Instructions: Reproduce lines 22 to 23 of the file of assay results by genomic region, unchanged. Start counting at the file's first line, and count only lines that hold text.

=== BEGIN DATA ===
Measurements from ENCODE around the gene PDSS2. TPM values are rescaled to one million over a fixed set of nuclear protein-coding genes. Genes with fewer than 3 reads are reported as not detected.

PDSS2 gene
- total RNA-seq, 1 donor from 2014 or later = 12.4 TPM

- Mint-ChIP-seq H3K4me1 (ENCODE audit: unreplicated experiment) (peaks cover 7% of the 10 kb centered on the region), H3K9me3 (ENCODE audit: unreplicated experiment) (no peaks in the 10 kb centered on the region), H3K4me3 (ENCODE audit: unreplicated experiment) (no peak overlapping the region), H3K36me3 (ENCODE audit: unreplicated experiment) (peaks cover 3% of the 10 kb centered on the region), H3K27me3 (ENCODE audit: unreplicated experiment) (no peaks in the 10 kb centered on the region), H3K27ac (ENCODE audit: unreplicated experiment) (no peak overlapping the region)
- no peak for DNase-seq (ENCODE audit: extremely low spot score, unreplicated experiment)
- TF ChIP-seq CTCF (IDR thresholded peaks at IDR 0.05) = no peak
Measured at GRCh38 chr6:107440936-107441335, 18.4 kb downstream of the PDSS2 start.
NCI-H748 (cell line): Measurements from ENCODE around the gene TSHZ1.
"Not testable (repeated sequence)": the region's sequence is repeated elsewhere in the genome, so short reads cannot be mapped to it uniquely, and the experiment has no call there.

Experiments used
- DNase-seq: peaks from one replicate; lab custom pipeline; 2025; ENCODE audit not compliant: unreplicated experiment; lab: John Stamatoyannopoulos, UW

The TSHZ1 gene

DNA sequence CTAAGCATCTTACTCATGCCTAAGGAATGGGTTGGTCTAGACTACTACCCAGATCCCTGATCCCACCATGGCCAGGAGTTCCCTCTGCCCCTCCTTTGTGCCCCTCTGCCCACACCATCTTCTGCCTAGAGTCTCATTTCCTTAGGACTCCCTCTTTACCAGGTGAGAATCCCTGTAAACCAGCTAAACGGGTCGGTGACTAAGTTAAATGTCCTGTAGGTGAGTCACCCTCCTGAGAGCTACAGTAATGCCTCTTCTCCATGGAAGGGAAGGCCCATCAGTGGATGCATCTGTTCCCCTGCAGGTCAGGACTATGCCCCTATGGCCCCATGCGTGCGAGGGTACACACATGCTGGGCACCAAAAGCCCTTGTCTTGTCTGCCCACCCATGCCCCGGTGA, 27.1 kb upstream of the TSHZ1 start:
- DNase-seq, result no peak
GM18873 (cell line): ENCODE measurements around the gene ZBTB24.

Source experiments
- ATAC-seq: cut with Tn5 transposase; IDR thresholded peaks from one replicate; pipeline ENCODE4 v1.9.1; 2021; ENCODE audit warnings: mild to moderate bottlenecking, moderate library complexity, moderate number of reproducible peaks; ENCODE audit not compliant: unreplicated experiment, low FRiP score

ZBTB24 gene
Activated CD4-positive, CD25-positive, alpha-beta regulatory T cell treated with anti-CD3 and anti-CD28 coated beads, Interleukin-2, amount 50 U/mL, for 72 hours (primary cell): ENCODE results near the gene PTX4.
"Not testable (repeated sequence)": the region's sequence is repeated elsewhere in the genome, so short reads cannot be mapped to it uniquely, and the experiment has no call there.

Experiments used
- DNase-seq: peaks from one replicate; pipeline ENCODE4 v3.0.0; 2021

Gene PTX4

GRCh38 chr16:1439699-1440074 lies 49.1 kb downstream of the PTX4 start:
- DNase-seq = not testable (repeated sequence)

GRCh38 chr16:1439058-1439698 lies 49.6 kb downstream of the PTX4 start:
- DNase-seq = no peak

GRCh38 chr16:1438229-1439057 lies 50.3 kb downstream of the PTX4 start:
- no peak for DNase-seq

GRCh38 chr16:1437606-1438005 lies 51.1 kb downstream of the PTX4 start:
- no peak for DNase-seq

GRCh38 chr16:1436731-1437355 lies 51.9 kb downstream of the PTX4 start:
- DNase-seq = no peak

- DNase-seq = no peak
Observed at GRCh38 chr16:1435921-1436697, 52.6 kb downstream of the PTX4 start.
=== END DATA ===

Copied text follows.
- DNase-seq: peaks from one replicate; pipeline ENCODE4 v3.0.0; 2021

Gene PTX4